Tuesday, September 11, 2012

Never Forget

Like most Americans, I clearly remember where I was on this early fall morning eleven years ago.  Like my parents when John F. Kennedy was assassinated in Dallas and my grandparents when Pearl Harbor was attacked by the Japanese, September 11, 2001 will be a day I never forget.  And it is important that none of us ever forget. 

Whether we lost loved ones and friends or watched the tragic events unfold from afar, as Americans we were all profoundly affected by the high jacking and subsequent crashing of four American jetliners.  On that morning my sense of security was unhinged in a way I never thought was possible.  In the days immediately following that Tuesday morning, American patriotism emerged in full force.  Flags flew from every flag pole, street corner, and yes, vehicle, as the country united behind a common cause.  As numb as I was at the time, I was profoundly proud of my fellow countrymen (and women) as we quietly rallied around one another and entered into a new level of civility. 

Eleven years later much has changed.  The civility that marked those first few horrible months has been replaced with widespread mudslinging, partisan accusations, and a general sense of discontent.  Our economy is in shambles yet if you listen to the sound bites everyone else is to blame.  Support for the war that is still raging in the Middle East is waning and with it, support for our troops who continue to be on the front lines on a daily basis.  To me, it is sad that as a society, we have so quickly gone from being united to being so fragmented.

If the chatter amongst my various Facebook groups is any indication (and yes, as of late this is my barometer of what is going on in the outside world), September 11 remembrance ceremonies are very low key this year.  Here in Tirana the U.S. Embassy held a short ceremony and moment of silence this morning to mark the 11th anniversary of September 11th.  (As far as I can tell the timing of the remembrance had no significance in terms of the actual event and the turnout from Embassy personnel seemed much lower than that of last year). This afternoon I paused for my own moment of silence that coincided with the original East Coast times when the horrors first began to unfold.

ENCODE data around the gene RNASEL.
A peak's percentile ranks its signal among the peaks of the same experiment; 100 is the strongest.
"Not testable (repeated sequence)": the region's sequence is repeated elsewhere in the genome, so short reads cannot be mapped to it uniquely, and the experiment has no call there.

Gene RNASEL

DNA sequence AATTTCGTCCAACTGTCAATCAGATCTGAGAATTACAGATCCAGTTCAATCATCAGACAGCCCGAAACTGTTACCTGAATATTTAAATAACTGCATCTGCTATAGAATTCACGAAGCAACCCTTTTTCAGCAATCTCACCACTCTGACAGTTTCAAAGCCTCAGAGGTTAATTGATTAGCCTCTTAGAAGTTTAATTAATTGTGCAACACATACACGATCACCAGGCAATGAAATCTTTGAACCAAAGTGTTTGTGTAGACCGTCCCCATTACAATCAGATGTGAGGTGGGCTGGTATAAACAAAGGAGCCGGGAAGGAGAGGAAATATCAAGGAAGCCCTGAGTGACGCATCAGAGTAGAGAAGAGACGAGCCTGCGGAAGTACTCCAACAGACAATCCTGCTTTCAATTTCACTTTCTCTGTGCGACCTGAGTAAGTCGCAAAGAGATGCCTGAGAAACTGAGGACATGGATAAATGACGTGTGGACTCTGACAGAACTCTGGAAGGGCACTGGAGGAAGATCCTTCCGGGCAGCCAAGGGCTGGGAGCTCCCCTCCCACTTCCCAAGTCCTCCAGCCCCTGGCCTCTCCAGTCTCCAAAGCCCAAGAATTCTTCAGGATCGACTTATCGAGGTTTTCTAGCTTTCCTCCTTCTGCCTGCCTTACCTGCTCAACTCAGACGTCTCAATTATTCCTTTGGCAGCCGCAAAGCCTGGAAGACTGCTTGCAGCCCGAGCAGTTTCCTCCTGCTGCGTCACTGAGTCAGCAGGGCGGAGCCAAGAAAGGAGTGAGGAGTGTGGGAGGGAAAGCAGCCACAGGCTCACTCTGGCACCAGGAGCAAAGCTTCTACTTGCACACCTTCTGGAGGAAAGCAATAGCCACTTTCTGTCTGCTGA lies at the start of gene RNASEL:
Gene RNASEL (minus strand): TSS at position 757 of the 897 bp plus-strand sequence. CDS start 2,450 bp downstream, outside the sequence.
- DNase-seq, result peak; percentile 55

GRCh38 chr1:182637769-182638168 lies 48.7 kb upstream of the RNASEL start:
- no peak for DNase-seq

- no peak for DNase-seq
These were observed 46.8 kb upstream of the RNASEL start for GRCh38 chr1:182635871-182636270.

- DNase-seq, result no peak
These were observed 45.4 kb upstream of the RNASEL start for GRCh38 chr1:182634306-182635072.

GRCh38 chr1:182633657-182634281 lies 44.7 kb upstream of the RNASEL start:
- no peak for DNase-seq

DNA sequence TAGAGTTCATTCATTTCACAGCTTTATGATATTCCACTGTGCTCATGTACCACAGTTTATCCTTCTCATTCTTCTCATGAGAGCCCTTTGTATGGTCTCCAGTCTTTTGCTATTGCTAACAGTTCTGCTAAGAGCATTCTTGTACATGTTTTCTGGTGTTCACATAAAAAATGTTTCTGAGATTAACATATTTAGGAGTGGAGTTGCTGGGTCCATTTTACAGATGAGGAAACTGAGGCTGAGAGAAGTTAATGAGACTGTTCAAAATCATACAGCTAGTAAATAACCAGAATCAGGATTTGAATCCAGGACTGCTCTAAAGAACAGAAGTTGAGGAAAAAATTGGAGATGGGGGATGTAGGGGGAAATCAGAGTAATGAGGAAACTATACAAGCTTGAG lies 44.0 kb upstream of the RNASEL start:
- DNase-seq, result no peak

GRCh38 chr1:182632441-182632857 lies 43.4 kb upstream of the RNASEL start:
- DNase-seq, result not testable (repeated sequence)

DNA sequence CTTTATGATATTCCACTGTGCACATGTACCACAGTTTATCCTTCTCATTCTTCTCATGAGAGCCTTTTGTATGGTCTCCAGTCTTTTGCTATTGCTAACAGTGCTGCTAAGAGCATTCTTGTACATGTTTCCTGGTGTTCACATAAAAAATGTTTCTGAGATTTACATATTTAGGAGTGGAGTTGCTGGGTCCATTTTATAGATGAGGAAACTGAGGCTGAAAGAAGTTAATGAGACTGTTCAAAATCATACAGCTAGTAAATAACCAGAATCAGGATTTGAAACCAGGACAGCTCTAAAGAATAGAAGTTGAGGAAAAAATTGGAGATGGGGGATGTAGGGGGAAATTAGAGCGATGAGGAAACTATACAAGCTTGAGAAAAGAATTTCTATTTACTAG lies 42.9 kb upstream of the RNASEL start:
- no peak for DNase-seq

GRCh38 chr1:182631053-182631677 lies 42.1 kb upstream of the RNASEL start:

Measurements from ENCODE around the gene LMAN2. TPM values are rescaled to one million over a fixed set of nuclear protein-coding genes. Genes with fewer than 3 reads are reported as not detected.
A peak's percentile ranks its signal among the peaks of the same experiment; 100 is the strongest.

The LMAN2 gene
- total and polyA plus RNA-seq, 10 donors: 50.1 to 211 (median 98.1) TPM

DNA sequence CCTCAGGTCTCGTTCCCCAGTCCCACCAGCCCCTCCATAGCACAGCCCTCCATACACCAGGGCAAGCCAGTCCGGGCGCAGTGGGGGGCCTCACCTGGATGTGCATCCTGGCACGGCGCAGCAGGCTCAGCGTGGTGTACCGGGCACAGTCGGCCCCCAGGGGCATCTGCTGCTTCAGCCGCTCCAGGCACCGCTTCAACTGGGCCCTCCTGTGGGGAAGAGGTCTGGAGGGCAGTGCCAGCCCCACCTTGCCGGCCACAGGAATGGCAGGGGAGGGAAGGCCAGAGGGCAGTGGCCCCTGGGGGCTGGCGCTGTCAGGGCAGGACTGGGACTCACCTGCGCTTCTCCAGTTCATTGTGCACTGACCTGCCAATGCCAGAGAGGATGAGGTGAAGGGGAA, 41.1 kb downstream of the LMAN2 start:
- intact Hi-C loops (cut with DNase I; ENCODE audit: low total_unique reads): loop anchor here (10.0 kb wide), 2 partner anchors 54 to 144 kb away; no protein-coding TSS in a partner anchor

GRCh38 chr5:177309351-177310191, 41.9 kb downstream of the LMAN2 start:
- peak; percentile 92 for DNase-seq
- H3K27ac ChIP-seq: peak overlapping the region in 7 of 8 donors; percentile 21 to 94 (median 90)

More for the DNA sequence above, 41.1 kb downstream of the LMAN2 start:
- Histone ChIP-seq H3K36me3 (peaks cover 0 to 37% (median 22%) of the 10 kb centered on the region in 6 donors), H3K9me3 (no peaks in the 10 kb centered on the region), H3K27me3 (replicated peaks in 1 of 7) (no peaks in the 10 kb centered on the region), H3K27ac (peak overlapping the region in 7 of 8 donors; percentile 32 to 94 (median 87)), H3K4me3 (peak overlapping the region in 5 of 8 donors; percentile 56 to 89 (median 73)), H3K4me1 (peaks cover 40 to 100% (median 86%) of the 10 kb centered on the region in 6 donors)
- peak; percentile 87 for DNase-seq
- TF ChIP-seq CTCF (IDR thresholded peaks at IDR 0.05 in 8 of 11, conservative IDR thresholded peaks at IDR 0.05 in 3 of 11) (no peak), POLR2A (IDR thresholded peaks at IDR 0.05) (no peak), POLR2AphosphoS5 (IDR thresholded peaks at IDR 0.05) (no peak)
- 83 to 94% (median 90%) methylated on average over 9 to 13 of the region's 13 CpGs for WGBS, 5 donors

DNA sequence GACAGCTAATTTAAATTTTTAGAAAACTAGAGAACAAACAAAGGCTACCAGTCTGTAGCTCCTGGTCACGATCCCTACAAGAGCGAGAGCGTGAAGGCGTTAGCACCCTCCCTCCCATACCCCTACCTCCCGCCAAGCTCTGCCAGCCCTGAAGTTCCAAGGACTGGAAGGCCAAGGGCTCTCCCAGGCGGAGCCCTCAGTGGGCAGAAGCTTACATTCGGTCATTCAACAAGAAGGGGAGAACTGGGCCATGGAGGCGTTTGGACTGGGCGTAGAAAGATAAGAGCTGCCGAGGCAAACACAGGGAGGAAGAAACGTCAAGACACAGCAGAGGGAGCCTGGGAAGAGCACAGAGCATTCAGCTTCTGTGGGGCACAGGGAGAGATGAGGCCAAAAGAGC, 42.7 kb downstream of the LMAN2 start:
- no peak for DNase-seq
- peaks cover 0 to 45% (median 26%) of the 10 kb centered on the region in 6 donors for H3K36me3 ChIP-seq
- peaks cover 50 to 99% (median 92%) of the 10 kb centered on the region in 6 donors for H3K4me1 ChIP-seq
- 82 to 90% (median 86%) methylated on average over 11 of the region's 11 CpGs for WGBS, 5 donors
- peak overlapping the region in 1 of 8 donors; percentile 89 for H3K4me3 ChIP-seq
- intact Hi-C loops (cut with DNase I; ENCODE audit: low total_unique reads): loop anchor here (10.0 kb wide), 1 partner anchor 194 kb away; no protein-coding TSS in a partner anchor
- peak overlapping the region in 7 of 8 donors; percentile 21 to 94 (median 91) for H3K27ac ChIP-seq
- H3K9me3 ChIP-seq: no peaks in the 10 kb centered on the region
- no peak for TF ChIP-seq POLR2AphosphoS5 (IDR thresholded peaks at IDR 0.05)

I used my personal moment of silence to reflect on the world around me.  I fear that we are forgetting how human behavior and actions shaped the days, months, and years leading up to the terrorist attack and how these same behaviors and actions shaped the aftermath.  We owe it to those who perished on September 11th, and the thousands of Americans who have since died fighting the War on Terror, to never forget their sacrifices.  So thank you to the men and women, both in uniform and out, who are serving our country at home and abroad.  Individuals, families, mothers, fathers, and children who weren't born eleven years ago all share in making these sacrifices.

P.S.  I want to extend an additional message to our small American military family here in Albania.  Our numbers may be low but our presence and accomplishments are strong.  No one may have thanked you recently for your continued service to our country.  I thank you and want to know that your service does not go unrecognized.  I for one, will never forget.

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